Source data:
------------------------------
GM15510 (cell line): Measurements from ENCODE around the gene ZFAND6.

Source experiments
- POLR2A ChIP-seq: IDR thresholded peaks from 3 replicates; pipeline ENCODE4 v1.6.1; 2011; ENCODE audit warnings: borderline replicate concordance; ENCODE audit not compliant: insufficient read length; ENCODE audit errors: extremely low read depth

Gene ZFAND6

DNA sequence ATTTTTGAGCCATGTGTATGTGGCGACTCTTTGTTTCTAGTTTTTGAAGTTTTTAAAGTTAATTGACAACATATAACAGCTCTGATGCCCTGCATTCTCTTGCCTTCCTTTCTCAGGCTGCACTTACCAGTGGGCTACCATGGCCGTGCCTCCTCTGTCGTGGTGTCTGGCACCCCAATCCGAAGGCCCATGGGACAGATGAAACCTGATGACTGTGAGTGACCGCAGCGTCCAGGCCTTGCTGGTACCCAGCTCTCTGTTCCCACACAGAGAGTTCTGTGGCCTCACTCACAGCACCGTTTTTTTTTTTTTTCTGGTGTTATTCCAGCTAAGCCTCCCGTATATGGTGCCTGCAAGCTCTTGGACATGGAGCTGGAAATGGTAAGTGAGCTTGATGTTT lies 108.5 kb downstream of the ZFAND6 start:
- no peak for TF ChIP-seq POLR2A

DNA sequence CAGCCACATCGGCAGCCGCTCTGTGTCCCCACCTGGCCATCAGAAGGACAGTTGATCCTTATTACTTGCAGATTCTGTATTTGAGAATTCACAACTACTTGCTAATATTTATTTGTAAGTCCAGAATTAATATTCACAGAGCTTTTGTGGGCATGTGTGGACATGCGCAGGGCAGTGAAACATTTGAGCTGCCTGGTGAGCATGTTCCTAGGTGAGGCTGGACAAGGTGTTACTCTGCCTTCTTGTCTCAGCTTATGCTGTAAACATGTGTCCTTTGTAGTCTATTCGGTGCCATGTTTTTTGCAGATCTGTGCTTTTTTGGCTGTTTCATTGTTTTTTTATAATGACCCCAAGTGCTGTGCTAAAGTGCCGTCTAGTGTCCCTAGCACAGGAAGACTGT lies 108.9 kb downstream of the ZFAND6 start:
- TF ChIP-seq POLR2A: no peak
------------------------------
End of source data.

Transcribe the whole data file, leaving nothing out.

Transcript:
GM15510 (cell line): Measurements from ENCODE around the gene ZFAND6.

Source experiments
- POLR2A ChIP-seq: IDR thresholded peaks from 3 replicates; pipeline ENCODE4 v1.6.1; 2011; ENCODE audit warnings: borderline replicate concordance; ENCODE audit not compliant: insufficient read length; ENCODE audit errors: extremely low read depth

Gene ZFAND6

DNA sequence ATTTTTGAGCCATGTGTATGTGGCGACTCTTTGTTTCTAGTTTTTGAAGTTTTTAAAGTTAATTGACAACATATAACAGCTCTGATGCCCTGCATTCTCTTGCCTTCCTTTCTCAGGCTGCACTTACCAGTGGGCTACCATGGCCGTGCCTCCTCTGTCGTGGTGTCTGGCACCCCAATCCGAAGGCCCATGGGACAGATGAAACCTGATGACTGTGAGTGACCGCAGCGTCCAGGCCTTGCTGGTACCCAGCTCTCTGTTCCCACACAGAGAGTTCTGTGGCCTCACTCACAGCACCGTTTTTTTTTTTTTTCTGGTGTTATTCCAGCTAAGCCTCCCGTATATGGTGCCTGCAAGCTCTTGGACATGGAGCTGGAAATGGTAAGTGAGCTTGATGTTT lies 108.5 kb downstream of the ZFAND6 start:
- no peak for TF ChIP-seq POLR2A

DNA sequence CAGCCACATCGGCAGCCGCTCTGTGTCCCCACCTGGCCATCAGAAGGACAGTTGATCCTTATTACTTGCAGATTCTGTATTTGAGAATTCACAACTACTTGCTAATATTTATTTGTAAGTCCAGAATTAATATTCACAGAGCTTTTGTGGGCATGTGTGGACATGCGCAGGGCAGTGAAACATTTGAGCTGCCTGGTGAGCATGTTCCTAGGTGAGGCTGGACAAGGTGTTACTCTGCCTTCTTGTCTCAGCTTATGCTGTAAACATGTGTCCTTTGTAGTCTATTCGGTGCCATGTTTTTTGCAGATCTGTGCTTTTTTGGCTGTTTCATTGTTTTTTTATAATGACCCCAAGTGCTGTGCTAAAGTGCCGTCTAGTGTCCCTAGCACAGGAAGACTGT lies 108.9 kb downstream of the ZFAND6 start:
- TF ChIP-seq POLR2A: no peak